Daboll: "From my seat, numbers don't matter to me. We try to do what we can do to win that game. The last few years, it's probably even flipped for me as a play-caller where I was top of the league in passing (as the offensive coordinator in Buffalo). The object of the game is to try to play a good, complementary game, do the things you need to do to win the game. Where you rank in rushing or third down, you always want to try to be as good as you can be. Every week, you always want to try to play the game, try to call the game. Do you always get the results? No. But the stats are the last thing on my mind."

Q: Do you expect the Packers and other teams to start loading up the box until you can do more in the passing game?

Daboll: "We've gotten loaded boxes the last four games. As the season goes on, I think teams develop. Not just our team – other teams develop, too. And each week is a tough week. It's a very humbling job this job because each week is as tough as it gets. There are really good players you play against, and there are really good coaches. And that's all they do is try to stop what you're good at and expose what you're not good at. That's every week when you're playing in the NFL. And that makes it challenging; that's why it's so great. So, we got to keep on focusing on us; improve on the things that we can improve on and build off the things that we've done well."

Q: When you arrived, did you ever go back and watch tape of Saquon's rookie year when he was so dynamic?

Daboll: "I watched tape of Daniel at every stop he's been – college, some of the Hudl stuff as a high schooler. I've watched it with Saquon, with his Penn State stuff, his early years stuff, last year. You just try to get to know players, their physical skillset. But until you get them in your system and ask them to do things and figure out as you go along the process of OTAs, training camp, the communication between a coach and a player (evolves to where they can say), 'Hey, I like this,' or 'I like this less.' That's what our job is as a staff – not just those two players, really all the players that are on the roster. That's important to do."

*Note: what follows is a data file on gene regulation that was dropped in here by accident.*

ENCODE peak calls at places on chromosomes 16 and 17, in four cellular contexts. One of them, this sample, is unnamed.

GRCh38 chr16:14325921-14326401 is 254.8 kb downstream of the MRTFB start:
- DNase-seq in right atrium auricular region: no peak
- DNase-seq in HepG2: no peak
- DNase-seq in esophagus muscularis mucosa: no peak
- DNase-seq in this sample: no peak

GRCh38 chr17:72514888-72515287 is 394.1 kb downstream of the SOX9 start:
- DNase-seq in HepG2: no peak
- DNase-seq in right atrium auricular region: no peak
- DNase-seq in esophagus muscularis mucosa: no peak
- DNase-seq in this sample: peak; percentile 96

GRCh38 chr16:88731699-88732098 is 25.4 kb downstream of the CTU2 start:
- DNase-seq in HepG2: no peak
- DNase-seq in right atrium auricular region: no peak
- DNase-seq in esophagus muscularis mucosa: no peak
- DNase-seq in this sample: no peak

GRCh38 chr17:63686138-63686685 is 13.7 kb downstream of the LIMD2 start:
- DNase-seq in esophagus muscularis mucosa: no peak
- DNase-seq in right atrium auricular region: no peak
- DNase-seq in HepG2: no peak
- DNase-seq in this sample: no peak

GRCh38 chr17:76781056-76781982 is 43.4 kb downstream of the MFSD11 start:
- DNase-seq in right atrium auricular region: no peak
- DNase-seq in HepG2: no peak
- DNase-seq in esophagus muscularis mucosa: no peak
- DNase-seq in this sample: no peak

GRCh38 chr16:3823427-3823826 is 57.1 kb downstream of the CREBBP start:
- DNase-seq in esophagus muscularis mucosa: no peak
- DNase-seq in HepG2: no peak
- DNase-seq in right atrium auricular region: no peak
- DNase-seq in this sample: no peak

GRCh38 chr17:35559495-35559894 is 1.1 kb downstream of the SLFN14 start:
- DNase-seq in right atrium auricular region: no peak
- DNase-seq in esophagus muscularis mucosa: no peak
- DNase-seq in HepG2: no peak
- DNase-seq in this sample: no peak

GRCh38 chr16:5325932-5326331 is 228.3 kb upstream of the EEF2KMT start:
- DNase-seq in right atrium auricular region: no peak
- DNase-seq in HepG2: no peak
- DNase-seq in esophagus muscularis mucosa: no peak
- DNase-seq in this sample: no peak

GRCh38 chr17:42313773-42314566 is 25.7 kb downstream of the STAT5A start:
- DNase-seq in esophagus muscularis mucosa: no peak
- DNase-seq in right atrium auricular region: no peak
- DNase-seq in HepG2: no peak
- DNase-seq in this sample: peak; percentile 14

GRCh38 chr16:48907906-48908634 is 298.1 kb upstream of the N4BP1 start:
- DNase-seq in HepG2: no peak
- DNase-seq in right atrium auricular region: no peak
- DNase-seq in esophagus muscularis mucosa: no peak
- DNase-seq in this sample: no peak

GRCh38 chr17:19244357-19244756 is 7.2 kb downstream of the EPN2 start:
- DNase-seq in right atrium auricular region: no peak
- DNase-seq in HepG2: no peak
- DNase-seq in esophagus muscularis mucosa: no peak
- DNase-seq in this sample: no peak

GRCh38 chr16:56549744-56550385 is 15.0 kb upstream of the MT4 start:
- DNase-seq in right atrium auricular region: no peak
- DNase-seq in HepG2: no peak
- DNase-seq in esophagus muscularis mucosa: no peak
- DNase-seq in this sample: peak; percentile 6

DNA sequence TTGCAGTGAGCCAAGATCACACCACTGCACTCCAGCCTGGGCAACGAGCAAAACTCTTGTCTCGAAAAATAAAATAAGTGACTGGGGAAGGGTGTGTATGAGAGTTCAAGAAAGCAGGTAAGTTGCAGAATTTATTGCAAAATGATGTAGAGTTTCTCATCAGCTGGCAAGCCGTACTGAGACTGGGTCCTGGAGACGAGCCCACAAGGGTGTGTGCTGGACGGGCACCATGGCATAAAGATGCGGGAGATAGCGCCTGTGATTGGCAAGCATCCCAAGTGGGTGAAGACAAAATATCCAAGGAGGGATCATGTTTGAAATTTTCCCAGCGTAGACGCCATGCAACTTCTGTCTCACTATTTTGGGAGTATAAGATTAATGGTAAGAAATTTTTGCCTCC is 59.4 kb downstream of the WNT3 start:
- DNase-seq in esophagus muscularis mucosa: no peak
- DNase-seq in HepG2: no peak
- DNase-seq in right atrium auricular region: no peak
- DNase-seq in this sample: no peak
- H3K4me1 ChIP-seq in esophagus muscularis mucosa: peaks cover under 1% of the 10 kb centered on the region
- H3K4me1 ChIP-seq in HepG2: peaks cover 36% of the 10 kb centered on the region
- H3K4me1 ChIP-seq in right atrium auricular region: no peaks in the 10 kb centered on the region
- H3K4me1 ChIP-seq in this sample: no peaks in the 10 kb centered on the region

Q: Specifically with Saquon, he said something to the effect last week that he watched the tape of the run he had against Dallas and said, 'Oh yeah. I recognize that guy.' After three years of injuries, does he look like the guy you looked at when he was a rookie?

Daboll: "I don't compare it to that. I think players evolve in this league. I think anytime you play in this league for year after year after year – you're in your third, your fourth, your fifth or your sixth (year) – you should be a better player. Just experience, seeing things and going through things as a professional football player, but since he's been here at OTAs, I've said it when people have asked me, he's looked explosive, fast and quick. So, he looks like that now."

Q: A good defense can keep you in almost every game. You haven't allowed more than 23 points in a game. Do you feel that if the defense keeps playing at that level that you should be competitive in every game?

Daboll: "You never know. You want all units, as a head coach, you want them to all do well. Game circumstances, opponents, a lot of things change in those games. Certainly, we want to play well. Our job as a defense is to hold them to as few points as we can. That's the job of a defense: hold them out of the endzone and try to take the ball away. The job of an offense is to score and keep the ball. The job of the kicking game is to do a little bit of both, depending on the situation. Try to make the big things the big things. And that's the goal every week for our defense is to hold them to as few points as we can."

Q: What does it say about (linebacker) Jaylon Smith that he can join the practice squad, participate in a few workouts, and in the win against the Bears, have seven tackles and look like's been here since March?